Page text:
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First Long Island Rare-Wine Auction Raises $14,000 for Grape Research

Local wineries contribute unique lots for event to benefit Cornell Cooperative Extension's viticultural research.

Matthew DeBord
Posted: December 11, 2002

A beautiful December snowfall -- which left about a foot of unmarred white powder on eastern Long Island -- and a clear, starry night set the mood last Friday evening. Roughly 100 supporters of the local wine scene filled Raphael winery on the North Fork to attend the seventh annual Cornell Research Wine Tasting Benefit, which raises funds for Cornell Cooperative Extension's grape research program on Long Island.

This year, for the first time, the festivities featured a wine auction. Hosted by Raphael winemaker Richard Olsen-Harbich and conducted by Michael Cinque, owner of Amagansett Wine and Spirits, the proceedings featured a silent auction and a 15-lot live auction that raised an estimated $14,000.

Among the more interesting lots was a sampling of Mudd Vineyards wines from the early 1980s -- wines produced by North Fork pioneer David Mudd, but never formally offered for sale. The winning bid was $600.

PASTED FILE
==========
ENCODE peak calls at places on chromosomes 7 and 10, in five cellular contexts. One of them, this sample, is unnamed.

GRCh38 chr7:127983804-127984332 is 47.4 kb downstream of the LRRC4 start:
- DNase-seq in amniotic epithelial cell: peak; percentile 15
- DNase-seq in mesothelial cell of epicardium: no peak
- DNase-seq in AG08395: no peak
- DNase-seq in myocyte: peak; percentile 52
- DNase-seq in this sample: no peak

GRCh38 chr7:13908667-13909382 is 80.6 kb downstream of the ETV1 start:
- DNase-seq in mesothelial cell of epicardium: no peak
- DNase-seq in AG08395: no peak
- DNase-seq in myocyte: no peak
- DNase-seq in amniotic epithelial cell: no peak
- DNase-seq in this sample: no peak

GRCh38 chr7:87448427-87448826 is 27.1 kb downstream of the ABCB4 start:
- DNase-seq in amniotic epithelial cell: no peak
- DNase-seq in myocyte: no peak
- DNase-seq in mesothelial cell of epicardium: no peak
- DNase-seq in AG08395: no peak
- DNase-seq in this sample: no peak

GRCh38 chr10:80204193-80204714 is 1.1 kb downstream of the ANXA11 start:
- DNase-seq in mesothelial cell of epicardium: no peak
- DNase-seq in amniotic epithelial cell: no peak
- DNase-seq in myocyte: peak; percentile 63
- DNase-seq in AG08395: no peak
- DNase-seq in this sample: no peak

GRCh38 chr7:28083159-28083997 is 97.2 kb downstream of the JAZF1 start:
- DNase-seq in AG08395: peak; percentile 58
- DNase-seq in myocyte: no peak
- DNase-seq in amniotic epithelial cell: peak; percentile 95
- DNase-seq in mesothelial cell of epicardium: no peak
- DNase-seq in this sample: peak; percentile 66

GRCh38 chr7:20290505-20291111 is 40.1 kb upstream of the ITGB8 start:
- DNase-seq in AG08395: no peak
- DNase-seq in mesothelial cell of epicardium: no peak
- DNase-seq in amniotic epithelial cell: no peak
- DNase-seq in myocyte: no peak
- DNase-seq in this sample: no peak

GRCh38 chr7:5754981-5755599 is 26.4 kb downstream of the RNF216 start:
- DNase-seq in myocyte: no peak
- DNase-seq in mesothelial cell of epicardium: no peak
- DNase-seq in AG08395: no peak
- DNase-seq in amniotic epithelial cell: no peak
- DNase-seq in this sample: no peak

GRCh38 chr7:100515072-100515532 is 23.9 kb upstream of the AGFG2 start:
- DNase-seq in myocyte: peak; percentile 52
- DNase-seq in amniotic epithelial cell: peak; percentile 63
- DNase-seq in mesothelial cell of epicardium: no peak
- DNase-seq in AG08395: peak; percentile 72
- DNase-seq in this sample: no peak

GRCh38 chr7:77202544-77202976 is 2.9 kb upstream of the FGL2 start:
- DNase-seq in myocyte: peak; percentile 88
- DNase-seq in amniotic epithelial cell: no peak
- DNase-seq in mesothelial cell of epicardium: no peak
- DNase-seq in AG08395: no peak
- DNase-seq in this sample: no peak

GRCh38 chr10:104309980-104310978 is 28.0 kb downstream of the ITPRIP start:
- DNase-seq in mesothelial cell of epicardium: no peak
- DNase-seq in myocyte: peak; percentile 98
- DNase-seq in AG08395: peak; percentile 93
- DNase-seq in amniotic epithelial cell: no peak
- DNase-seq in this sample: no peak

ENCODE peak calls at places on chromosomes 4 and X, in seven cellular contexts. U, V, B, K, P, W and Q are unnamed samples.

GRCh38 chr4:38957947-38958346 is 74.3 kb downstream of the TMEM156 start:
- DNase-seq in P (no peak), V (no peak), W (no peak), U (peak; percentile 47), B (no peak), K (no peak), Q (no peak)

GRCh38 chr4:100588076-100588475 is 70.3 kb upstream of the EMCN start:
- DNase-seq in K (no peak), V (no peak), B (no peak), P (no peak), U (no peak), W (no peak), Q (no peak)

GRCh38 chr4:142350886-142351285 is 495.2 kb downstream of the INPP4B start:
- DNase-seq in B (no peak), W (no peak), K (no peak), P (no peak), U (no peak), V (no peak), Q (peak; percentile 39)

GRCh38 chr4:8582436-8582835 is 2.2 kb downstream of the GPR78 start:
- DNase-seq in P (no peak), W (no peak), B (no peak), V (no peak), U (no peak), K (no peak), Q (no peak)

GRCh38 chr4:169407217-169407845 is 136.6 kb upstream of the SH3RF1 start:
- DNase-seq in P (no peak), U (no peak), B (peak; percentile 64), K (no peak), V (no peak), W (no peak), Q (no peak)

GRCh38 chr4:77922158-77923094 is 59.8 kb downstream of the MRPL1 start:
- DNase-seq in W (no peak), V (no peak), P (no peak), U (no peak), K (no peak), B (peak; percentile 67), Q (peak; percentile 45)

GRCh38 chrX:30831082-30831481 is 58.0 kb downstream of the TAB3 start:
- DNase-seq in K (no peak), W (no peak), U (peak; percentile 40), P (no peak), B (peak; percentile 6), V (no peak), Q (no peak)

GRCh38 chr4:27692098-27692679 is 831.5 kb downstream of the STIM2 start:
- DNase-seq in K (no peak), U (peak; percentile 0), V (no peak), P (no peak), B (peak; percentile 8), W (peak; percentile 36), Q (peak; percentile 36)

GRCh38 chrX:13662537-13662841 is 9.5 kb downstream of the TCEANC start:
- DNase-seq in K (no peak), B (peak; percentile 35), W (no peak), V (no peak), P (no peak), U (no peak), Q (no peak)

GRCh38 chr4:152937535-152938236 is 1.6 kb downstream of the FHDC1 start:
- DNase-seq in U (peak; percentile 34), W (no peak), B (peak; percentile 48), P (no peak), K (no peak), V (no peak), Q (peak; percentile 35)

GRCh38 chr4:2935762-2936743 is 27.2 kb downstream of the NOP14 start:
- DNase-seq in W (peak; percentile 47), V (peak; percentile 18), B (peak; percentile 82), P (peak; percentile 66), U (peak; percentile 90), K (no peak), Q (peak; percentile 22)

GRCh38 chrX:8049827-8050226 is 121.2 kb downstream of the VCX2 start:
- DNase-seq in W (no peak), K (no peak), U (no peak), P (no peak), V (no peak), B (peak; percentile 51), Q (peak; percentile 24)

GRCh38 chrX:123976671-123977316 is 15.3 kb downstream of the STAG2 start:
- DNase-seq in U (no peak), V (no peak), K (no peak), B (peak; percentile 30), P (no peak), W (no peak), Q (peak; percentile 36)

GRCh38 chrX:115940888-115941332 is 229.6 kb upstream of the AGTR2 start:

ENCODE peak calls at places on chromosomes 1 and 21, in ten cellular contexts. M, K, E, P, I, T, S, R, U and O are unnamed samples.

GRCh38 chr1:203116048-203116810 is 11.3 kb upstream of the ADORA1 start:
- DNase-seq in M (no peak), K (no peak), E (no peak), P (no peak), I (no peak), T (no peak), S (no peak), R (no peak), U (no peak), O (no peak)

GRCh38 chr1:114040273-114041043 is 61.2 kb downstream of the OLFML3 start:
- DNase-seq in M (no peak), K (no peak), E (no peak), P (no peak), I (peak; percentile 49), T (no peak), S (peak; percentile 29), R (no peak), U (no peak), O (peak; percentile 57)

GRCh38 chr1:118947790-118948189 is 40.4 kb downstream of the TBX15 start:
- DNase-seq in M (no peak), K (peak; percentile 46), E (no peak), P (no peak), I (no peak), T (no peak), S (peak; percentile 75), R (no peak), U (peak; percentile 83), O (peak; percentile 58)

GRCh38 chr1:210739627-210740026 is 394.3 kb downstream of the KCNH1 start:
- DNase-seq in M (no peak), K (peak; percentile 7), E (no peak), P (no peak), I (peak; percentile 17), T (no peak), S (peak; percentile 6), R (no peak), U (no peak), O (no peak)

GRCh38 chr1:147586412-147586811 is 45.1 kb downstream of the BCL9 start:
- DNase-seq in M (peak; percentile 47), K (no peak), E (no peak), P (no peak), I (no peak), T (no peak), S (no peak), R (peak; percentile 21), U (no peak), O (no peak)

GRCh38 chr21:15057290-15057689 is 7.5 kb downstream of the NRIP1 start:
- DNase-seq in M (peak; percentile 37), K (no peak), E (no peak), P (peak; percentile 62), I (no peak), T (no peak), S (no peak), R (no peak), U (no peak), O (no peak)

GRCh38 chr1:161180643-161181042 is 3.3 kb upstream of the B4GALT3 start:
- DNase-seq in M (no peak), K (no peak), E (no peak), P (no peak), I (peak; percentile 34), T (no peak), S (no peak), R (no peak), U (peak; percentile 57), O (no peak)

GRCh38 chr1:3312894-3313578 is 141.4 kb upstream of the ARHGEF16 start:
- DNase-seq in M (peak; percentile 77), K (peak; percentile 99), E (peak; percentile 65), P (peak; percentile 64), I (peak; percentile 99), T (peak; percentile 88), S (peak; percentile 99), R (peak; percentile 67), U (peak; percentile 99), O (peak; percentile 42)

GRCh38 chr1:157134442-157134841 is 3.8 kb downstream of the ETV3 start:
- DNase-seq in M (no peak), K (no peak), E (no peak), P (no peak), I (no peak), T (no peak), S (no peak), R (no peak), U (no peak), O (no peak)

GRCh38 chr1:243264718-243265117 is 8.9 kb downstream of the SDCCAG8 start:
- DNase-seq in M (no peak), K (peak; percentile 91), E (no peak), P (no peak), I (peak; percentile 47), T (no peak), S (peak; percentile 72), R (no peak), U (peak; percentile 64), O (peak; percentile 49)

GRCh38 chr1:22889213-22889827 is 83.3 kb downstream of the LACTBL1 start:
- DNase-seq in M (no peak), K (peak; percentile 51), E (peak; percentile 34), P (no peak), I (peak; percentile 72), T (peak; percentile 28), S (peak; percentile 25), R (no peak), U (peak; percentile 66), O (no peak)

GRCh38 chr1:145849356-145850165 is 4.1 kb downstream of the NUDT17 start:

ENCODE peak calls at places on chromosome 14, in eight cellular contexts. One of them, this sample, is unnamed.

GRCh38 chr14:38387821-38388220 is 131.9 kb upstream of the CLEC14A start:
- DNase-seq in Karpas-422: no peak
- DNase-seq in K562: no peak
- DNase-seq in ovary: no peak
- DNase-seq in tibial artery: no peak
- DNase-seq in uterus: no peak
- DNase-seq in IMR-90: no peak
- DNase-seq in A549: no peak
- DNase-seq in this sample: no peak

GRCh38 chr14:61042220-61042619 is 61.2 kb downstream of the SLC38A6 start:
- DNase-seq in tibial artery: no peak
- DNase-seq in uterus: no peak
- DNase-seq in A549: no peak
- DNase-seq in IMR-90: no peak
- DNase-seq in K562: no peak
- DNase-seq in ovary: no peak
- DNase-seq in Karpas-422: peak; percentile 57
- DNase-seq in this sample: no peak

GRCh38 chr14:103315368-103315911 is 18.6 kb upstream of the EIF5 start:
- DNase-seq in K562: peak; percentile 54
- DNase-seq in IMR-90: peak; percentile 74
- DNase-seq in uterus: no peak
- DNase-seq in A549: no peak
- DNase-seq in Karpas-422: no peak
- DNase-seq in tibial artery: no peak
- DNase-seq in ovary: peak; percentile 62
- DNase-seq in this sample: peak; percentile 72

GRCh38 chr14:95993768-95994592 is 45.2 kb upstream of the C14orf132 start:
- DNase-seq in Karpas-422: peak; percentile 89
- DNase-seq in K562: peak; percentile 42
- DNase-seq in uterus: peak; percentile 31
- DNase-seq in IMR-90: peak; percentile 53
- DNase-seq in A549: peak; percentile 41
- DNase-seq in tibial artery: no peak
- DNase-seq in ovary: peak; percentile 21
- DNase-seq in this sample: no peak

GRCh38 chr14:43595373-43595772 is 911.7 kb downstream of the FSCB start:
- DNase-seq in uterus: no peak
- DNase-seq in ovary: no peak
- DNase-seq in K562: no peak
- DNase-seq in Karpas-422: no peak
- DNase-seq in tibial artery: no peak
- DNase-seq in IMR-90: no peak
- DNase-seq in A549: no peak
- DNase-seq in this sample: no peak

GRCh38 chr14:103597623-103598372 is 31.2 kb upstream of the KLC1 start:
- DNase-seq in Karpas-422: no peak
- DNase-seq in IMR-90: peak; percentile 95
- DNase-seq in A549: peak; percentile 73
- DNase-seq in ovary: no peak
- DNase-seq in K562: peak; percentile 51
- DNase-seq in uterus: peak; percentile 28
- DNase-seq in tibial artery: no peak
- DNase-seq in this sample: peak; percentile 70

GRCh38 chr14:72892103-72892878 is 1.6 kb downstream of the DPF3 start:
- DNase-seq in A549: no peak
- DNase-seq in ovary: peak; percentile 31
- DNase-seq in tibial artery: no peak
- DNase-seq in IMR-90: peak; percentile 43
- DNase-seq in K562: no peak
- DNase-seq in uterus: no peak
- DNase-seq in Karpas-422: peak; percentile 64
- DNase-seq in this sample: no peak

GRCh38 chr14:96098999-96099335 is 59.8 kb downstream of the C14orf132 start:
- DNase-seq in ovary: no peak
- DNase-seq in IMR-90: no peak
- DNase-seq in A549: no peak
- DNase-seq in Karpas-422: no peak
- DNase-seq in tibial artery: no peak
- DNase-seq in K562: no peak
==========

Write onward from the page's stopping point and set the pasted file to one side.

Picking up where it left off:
Also auctioned off, for $800, was an 18-bottle collection of Bedell Cellars Merlots from the 1993, 1994 and 1995 vintages. Bedell winemaker Kip Bedell and winery owner Michael Lynne donated another Merlot lot, a vertical running from 1986 to 1998, which sold for $650.

The highest-priced lot of the evening, bringing in $850, was dinner for six, with wines from Paumanok Vineyards, prepared by Bayard's chef Eberhard Mueller, who owns a farm on Long Island.

Another marquee lot was a collection of Hargrave wines, including a 1982 Collector Series Chardonnay in magnum, that sold for $500. The 1982 label was created and signed by the late Elaine de Kooning, wife of the painter Willem de Kooning and a widely renowned artist in her own right, as well as a longtime resident of Long Island's East End.

Alice Wise, who runs Cornell Extension's grape research program in Riverhead and offered a sampling of her own experimental wines to accompany food donated by 10 local eateries, was pleased with the auction's outcome. "It was really exciting," she said. "And a pleasure to work on it with such a great group of people."

She added, "We hope that our budget won't be cut too much by the state." But she noted that she is optimistic that the auction, along with the yearly wine-tasting benefit, will enable Cornell Extension to continue helping Long Island's winemakers perfect their craft. "It's impossible to fund research through just one source," she said.

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